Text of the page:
Vector brush creation in Affinity Designer

Affinity tutorial – part 1

I started creating some vector brushes in Affinity Designer a while back. It was an easy option to bend a pattern. Additionally, I could use just a line rather than a bunch of manually placed images. The vector brushes can be very versatile and their creation is quick and fairly easy.
Affinity has three types of brushes – solid, texture intensity, and texture image brushes. The first group is your normal stroke. It has no ‘pattern’ and can be expanded to curves. Secondly, the texture intensity brush is based on a black and white PNG bitmap image. The white elements in the bitmap define the pattern, the black parts are transparent [greys are semi-transparent in accordance with their black content]. Lastely, the texture image brushes are full colour PNG images and use the colour in the stroke [if no other stroke colour is assigned]. They are using the transparency values in the PNG file for their opacity.

Let’s start with a ‘Textured Intensity Brush’.

Main tools

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Note:
Affinity Designer calls these brushes ‘vector brushes’ but they are ‘just’ a bitmap images. A PNG image is scattered or stretched along a vector line. They work fine for illustrations to add detail and pattern to your design. It can not be expanded to curves like a normal, solid stroke anymore. Consequently, you end up with a bitmap object in your vector design. This results in the usual limitations when it comes to scaling or exporting.  

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Let’s start

Create a black square and add some grass pattern [e.g. lines with a pressure adjusted stroke].

Note:
Texture brushes in Affinity are black and white PNG files. The black parts will be transparent and the white elements make up the shape of the brush.

Add a few more lines to create a pattern that will look interesting and not too repetitive.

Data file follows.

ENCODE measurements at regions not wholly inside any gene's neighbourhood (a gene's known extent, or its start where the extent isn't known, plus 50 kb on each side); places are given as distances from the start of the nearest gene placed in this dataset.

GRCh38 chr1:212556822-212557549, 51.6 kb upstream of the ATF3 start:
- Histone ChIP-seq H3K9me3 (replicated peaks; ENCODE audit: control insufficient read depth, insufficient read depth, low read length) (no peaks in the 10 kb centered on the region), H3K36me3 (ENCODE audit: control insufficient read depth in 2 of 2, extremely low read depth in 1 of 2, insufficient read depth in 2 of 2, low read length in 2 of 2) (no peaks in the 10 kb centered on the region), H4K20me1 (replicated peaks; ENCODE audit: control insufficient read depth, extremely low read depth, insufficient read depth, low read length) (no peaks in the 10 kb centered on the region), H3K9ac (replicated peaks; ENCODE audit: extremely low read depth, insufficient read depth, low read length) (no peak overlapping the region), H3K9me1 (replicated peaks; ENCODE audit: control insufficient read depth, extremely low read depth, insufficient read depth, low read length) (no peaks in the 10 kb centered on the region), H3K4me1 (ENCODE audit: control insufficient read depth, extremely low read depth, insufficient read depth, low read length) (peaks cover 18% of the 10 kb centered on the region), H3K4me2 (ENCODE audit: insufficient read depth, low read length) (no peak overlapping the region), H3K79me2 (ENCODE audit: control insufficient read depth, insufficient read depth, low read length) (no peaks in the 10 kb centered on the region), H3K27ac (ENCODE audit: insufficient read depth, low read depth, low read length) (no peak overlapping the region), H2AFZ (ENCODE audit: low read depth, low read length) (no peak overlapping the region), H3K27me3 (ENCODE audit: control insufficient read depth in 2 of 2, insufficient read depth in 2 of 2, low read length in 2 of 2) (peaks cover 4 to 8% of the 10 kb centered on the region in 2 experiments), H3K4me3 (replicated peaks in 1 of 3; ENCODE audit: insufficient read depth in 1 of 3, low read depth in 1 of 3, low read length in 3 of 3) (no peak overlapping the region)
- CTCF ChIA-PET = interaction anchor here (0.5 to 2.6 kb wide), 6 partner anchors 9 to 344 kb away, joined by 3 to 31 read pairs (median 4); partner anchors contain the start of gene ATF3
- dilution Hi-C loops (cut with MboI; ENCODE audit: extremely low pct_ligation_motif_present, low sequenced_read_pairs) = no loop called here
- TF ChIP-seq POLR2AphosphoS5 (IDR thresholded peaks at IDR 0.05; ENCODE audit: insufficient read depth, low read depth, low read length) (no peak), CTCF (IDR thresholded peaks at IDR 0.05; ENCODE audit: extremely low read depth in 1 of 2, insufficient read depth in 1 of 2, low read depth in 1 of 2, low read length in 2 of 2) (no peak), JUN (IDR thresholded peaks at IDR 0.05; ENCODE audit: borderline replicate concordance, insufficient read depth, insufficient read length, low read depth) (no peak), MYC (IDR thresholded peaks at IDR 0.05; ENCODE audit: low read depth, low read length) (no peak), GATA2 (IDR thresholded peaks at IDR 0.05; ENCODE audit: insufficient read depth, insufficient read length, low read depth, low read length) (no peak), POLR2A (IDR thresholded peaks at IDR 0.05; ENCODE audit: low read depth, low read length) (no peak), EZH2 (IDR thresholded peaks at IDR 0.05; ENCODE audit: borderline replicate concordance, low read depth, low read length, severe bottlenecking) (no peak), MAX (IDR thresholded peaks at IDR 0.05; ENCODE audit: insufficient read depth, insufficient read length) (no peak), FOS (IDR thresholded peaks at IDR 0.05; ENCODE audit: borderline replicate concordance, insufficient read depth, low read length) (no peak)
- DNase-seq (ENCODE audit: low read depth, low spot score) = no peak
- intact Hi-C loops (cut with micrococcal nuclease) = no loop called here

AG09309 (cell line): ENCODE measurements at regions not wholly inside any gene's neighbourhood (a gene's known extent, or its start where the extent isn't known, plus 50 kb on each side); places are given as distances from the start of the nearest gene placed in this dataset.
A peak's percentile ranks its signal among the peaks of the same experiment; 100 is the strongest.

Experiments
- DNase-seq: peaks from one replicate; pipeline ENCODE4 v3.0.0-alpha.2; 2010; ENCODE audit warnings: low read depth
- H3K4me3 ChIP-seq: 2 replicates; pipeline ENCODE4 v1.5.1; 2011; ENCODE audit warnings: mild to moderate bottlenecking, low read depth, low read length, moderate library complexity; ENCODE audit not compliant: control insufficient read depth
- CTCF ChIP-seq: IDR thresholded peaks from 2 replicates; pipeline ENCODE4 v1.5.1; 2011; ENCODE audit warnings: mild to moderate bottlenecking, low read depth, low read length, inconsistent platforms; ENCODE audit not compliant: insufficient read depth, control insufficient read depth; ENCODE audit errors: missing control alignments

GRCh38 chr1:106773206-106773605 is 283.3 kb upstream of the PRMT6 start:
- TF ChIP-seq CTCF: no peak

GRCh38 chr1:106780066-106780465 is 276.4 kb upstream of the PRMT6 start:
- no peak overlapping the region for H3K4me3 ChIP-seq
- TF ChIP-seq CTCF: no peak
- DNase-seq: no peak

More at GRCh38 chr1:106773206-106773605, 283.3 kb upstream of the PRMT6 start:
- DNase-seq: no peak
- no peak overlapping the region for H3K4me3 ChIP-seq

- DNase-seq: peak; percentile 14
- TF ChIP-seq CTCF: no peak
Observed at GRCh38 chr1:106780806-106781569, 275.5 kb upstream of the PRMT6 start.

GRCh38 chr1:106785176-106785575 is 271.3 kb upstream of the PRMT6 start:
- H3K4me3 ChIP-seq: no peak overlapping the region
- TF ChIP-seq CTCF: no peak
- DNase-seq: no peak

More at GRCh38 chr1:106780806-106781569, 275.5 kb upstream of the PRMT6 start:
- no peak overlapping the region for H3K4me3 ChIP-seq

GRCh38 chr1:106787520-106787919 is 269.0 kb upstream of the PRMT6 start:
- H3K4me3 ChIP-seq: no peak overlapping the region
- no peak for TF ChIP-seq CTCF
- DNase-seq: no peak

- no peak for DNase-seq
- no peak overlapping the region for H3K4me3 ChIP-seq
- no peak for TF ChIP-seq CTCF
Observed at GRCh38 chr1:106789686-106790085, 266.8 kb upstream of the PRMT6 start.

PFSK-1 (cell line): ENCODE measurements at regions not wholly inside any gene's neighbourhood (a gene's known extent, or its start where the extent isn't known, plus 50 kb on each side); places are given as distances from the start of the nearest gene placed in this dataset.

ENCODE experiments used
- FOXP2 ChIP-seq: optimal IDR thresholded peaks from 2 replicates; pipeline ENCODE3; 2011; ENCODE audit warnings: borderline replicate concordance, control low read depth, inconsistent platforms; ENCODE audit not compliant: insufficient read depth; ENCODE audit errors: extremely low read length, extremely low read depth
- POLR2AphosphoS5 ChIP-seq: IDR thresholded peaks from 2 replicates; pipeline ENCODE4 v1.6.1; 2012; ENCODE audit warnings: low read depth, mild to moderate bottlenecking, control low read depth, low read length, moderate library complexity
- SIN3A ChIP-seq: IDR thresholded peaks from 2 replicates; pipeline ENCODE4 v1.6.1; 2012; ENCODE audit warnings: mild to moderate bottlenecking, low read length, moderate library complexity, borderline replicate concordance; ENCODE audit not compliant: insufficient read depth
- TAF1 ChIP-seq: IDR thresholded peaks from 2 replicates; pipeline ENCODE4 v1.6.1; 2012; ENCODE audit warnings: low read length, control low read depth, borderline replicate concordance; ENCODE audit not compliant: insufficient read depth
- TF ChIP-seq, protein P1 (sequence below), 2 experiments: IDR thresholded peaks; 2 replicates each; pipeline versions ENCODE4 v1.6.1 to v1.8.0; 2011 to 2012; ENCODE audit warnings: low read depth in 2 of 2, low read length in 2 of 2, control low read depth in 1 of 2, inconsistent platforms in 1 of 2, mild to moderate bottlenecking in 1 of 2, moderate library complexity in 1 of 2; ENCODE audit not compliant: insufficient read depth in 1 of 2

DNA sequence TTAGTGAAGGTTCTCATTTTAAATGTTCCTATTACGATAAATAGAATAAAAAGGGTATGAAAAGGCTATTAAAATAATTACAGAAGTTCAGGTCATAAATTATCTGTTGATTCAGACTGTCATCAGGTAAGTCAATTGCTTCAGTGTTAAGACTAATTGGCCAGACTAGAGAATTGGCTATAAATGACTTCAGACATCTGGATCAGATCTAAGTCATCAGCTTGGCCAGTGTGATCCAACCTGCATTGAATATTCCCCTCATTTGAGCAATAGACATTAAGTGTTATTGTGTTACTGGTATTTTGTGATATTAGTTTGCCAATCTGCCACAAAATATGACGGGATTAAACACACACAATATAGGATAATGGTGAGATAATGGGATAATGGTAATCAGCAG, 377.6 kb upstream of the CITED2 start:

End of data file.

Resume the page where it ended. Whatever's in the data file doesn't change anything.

Note:
I keep the design as a child object inside the square – using it as a clip. This way there won’t be stray pixels when exporting the design to PNG. I tried exporting the rectangles with the patterns on top and ended up getting semi-transparent lines at the sides. Those turned into visible lines in the brush pattern. By clipping all pattern elements inside a rectangle, the exported PNG images seemed fine.

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2Dgameartguru - vector brush creation

Export the pattern as a PNG [File/ Export]. I usually export the PNG as 512x512px at 72dpi.

Go to the ‘Brushes’ panels and click on the menu icon [top right] and select the ‘New Textured Intensity Brush’ option and choose your brush pattern PNG file.

A new brush appears in the list of brushes.

By default, it will be set to 64 px in size and stretch along the curve.

For a pattern like the grass you want to set the body to ‘Repeat’
and I like to make the brushes a little bigger e.g. 256px.

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Note:
If you are creating a whole bunch of brush designs, I would suggest creating a new category for your ‘test brushes’. It makes it easier to keep your brush panel clean and find your own designs faster.  

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Testing the brush

Create a line with the pen tool and give it a nice curve.

Select the line and click on the newly created brush to assign it to the line.

The PNG image will now be scattered along the line.

Alter the stroke colour to adjust the tint.

Create another pattern with an adjusted cloud shape and some circles.
This time we make it seamless by repeating the designs on the left and right-hand side of the pattern.

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Seamless patterns in Affinity Designer

I recorded a tutorial about seamless patterns a while back – “Quickly create seamless patterns“. I would use the same approach for a brush pattern that needs to tile just horizontally. There is no need for a seamless vertical tiling as the pattern will just be repeated along a line.

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Now, play around with the colour of the stroke, give it a colour fill gradient, or work with layers and transparency.

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I hope you enjoyed the first part of the vector brush creation tutorials in Affinity Designer. In the next part, I will design a more complex pattern and show its use in a sample illustration. I hope this tutorial was helpful. Your feedback, comments, and requests are much appreciated.

As usual, enjoy the tool, have fun, and create awesome art!

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